Comments: even more on Episcopal Resignations

'The Catholic Group remains determined to do all it can to ensure that the promises made by the Church of England to traditionalists at the time of the passing of legislation to permit the ordination of women to the priesthood are honoured by the General Synod as it now considers draft legislation to permit the consecration of women as bishops; significant amendment of the current draft will be required to enable this to happen.'

Please could someone quote for me, giving proper references, the actual words of these promises, as enacted in the legislation? I think we need some clarity here.

Posted by junius at Wednesday, 10 November 2010 at 7:44am GMT

What relationship do such 'promises' (as may have been made by the G.S. at the time of the passing of legislation permitting their ordination) have with the fact that it was generally understood that any arrangements - including that of the provision of 'flying bishops' - were subject to an ongoing discernment process? This presumably meant that such 'promises' were only good until the ongoing discernment process was finished. There have been women clergy in the Church for some time now. How long will the discernment take.

For 'promises' to be made by any sitting of any Synod which would guarantee an unchanging polity in the Church would surely prohibit the work of the Holy Spirit in discerning the need for change on any matter. This is not what I understand of the call of the Church. If the work of one Synod can preempt the ongoing discernment of future Synod meetings, then we are talking Dead Church!

Posted by Father Ron Smith at Wednesday, 10 November 2010 at 9:03am GMT

Junius, if you go to the website of Forward in Faith and listen to Bishop Broadhurst's speech at the Conference this year, the words of those promises are all clearly conveyed and quoted. Maybe that will help you. It seems both Synod and indeed Parliament are suffering from collective amnesia.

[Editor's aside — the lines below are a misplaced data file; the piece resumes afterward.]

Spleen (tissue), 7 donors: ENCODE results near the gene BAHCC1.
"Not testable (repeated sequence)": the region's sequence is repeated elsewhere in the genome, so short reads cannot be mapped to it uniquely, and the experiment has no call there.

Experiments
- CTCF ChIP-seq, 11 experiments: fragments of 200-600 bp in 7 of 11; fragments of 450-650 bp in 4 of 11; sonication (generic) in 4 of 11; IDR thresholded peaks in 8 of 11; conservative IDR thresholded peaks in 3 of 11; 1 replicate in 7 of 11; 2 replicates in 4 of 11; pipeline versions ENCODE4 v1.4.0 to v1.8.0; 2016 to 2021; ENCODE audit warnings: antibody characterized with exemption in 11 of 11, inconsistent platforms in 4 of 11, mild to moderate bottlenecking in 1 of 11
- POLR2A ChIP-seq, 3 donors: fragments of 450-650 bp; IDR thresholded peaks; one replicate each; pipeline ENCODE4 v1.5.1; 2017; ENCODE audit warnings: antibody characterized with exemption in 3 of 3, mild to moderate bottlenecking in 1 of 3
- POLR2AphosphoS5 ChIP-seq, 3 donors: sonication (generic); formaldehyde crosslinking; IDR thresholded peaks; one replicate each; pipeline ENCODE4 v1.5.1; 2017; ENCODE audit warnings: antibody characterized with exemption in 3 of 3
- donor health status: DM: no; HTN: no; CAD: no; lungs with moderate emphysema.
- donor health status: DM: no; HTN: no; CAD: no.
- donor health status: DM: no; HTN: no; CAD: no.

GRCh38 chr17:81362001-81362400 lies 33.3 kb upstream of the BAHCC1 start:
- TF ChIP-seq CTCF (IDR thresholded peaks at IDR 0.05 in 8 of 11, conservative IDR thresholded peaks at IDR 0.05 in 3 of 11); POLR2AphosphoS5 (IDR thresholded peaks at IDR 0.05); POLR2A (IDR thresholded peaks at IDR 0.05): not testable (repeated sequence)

Posted by Benedict at Wednesday, 10 November 2010 at 9:47am GMT

PROPOSED to be passed by the General Synod to make provision for the continuing diversity of opinion in the Church of England as to the ordination and ministry of women as priests, and for related matters. Whereas:
The Church of England through its synodical processes has given final approval to a Measure to make provision for the ordination of women to the priesthood.
The bishop of each diocese continues as the ordinary of his diocese;
The General Synod regards it as desirable that
(a) all concerned should endeavour to ensure that

(i) discernment of the rightness or otherwise of the decision to ordain women to the priesthood should be as open a process as possible;
(ii) the highest possible degree of communion should be maintained within each diocese; and
(iii) the integrity of differing beliefs and positions concerning the ordination of women to the priesthood should be mutually recognised and respected;

(b) the practical pastoral arrangements contained in this Act of Synod should have effect in each diocese.

Continuing diversity of opinion has not changed - if anything opponents' numbers have swollen despite defections to Rome.

Posted by Neil at Wednesday, 10 November 2010 at 10:11am GMT

@ junius - the promises are not included within the legislation. That simply legislates that that women may become priests, and lays down the process by which a parish or cathedral my refuse a woman celebrant (resolution A) or the appointment of a woman as parish priest (resolution B). However, traditionalists point to statements made during the committee stages of the legislation, specifically that Synod representatives explained that the Synod had removed time limits in earlier drafts so that ‘protection for incumbents and in particular parishes, should remain in perpetuity for as long as anyone wanted it.’ Archbishop Carey stated ‘it is our intention for this to be permanent and we are not thinking of rescinding it'. It's clear that such statements are not legally enforceable, I think it's also clear that whatever the mood of synod in 1993, we are now in a very different place.

Posted by Graham Ward at Wednesday, 10 November 2010 at 11:14am GMT

Thank you for your responses.
It is only Graham who has the correct answer. 'the promises are not included within the legislation. That simply legislates that that women may become priests, and lays down the process by which a parish or cathedral my refuse a woman celebrant (resolution A) or the appointment of a woman as parish priest (resolution B).'

The rest is fluff.

Posted by junius at Wednesday, 10 November 2010 at 2:45pm GMT

oh George 'Carey promised' it. I see. Well that settles it.

He said (and says) so many wonderful things.

Posted by Laurence Roberts at Wednesday, 10 November 2010 at 6:46pm GMT

"the promises are not included within the legislation"

A response which ought to receive the Stalin Prize for breaking eggs to make omlettes.

Posted by William Tighe at Wednesday, 10 November 2010 at 7:56pm GMT

I thought this rather lovely from Andrew Burnham's site. Splendid prayer and back-ground to it, I think.